Pete King Rips White House Over Leaks
By Michael McAuliff
October 8, 2010
Rep. Pete King is hammering the White House over its handling of terrorism prosecutions, accusing the administration of leaking dangerous information to the press, then blaming him for it.
That comes after King charged there was “luck” involved in this week’s life sentence for failed Times Square bomber Faisal Shahzad, and a law enforcement source told the Daily News the only thing lucky was that King didn’t blow the case by leaking.
“I would challenge you to find one thing I ever leaked that was in any way secret, top secret, came from a briefing or anything else,” fumed King, the top Republican on the Homeland Security Committee.
“Whoever said that about me is either a moron or a liar,” King said.
In the Times Square bomb case, King says administration sources connected to counterterrorism czar John Brennan tipped the press off so aggressively that Shahzad knew he was being hunted.
Shahzad got away from the manhunt around his home, but was grabbed getting on a plane at Kennedy Airport.
King fumed that Brennan should be fired, and blamed him for trying to shift scrutiny to King.
“I have no doubt that John Brennan is behind this,” said King, noting that he has asked for an investigation of leaks in the Shahzad case. (That letter is below.)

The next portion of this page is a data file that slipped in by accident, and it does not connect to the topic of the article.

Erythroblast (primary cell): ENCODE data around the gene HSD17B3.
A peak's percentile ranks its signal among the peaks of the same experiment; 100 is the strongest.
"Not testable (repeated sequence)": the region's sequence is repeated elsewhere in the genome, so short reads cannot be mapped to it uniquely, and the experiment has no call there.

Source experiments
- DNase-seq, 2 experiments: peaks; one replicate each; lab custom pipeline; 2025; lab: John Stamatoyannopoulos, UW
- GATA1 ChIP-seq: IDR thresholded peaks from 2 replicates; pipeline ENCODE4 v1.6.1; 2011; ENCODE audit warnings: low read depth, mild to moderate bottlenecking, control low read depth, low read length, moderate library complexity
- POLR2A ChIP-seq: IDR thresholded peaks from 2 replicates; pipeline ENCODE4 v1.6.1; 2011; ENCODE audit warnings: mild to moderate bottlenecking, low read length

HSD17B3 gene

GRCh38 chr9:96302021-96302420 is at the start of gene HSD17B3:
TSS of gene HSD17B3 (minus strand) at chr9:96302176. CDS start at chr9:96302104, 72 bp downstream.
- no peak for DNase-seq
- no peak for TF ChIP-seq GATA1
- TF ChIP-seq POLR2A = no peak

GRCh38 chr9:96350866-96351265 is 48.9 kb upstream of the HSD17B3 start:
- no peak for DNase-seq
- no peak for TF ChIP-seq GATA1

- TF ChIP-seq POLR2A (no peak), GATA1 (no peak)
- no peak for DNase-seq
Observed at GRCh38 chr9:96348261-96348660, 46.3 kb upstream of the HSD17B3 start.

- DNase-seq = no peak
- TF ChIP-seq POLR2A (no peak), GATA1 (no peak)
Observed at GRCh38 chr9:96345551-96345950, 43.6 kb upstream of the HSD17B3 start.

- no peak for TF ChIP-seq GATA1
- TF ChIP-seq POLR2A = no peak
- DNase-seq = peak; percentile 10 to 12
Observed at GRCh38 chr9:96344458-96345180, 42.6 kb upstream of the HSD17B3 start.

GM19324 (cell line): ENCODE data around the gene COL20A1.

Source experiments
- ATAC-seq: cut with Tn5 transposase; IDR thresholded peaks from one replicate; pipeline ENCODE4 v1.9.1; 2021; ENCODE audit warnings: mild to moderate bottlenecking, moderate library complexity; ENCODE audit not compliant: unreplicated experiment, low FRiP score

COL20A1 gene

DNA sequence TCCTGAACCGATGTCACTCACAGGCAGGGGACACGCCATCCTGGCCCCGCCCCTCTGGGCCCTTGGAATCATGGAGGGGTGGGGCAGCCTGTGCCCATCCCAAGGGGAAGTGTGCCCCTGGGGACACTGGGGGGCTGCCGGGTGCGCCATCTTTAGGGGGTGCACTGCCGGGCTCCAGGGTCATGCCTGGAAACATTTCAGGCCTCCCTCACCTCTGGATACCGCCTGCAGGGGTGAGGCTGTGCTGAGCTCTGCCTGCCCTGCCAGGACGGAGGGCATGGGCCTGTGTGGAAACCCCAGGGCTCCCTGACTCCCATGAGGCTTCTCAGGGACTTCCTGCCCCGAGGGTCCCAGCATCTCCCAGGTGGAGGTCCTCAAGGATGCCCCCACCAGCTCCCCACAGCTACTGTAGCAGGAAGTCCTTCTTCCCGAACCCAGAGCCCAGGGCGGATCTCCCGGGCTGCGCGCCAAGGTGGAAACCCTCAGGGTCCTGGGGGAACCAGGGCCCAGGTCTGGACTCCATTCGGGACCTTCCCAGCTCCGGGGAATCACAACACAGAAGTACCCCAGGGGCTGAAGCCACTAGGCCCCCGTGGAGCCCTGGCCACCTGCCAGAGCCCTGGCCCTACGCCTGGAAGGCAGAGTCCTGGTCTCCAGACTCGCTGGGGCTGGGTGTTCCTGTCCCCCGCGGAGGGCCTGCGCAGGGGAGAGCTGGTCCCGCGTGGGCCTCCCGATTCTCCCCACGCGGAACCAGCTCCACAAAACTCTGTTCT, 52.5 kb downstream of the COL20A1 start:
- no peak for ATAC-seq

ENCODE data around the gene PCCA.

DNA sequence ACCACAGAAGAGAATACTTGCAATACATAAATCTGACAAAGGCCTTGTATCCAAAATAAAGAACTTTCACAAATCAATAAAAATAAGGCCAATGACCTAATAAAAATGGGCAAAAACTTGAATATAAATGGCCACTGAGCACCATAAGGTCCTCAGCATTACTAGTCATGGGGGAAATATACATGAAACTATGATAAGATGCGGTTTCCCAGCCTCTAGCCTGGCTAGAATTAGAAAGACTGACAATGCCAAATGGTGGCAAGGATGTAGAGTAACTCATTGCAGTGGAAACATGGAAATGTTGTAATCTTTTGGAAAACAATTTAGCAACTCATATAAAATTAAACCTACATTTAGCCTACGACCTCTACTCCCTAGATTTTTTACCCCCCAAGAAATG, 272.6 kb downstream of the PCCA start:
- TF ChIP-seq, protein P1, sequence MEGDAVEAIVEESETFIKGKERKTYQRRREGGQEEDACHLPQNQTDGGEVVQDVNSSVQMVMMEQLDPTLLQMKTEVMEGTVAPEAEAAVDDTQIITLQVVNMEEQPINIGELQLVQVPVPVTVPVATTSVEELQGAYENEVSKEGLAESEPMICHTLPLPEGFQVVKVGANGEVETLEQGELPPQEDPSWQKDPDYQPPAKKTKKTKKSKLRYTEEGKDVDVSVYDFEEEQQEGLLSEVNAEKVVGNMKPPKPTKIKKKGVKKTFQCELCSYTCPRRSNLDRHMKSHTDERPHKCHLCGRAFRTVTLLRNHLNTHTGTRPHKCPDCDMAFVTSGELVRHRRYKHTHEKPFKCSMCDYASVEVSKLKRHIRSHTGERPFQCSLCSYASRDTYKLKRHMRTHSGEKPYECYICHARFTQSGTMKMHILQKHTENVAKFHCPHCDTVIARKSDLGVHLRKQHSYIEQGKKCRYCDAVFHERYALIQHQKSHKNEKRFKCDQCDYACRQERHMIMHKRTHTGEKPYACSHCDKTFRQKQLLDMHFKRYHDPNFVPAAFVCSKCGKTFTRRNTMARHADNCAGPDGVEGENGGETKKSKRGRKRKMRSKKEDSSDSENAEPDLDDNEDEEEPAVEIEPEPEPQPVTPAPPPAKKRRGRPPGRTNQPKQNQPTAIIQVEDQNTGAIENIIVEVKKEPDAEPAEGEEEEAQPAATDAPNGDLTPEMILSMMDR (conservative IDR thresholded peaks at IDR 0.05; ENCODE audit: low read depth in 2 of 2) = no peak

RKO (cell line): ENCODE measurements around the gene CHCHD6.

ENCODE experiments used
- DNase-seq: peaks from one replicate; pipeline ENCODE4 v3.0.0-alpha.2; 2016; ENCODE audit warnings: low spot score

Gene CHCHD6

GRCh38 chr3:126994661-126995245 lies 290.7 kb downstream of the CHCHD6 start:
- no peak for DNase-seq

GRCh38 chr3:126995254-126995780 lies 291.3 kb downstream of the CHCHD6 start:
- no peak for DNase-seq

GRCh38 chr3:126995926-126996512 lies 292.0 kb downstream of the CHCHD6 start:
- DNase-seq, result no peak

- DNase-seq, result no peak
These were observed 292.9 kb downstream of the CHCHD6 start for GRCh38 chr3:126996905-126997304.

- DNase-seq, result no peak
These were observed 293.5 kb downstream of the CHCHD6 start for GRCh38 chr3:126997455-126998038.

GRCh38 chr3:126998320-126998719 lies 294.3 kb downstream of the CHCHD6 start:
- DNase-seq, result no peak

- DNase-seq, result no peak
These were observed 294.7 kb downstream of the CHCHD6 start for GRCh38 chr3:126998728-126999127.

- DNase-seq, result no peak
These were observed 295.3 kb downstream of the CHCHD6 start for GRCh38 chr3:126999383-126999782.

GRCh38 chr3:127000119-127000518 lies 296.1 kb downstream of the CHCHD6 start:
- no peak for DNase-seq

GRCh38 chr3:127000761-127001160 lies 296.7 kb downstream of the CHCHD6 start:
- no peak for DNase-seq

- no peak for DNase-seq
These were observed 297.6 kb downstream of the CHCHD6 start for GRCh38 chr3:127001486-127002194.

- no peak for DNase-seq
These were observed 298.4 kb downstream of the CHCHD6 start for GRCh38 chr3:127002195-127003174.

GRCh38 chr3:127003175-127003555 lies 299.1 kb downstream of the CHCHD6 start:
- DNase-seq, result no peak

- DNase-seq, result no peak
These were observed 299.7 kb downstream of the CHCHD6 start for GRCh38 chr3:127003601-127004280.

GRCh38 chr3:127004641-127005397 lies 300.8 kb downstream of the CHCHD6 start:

The White House declined to comment on King’s charges.
The congressman went further, though, saying the decision of a judge Wednesday to bar a key witness in another terror case — the trial of alleged African embassy bomber Ahmad Ghailani — shows that he’s right about keeping such cases out of civilian courts, and especially New York.
“It shows how difficult convictions can be,” King said. “I have no doubt that a military tribunal would have at least let in testimony of the witness.”
White House spokesman Robert Gibbs said the Justice Department would appeal the ruling, and stood by the decision to try such cases.
“We continue to believe that, as we saw in the case of Mr. Shahzad, that there is — there is an appropriate avenue for these courts to play,” Gibbs said, adding that in Shahzad’s case, the role was “ultimately locking him up for the rest of his life for his actions in Times Square.”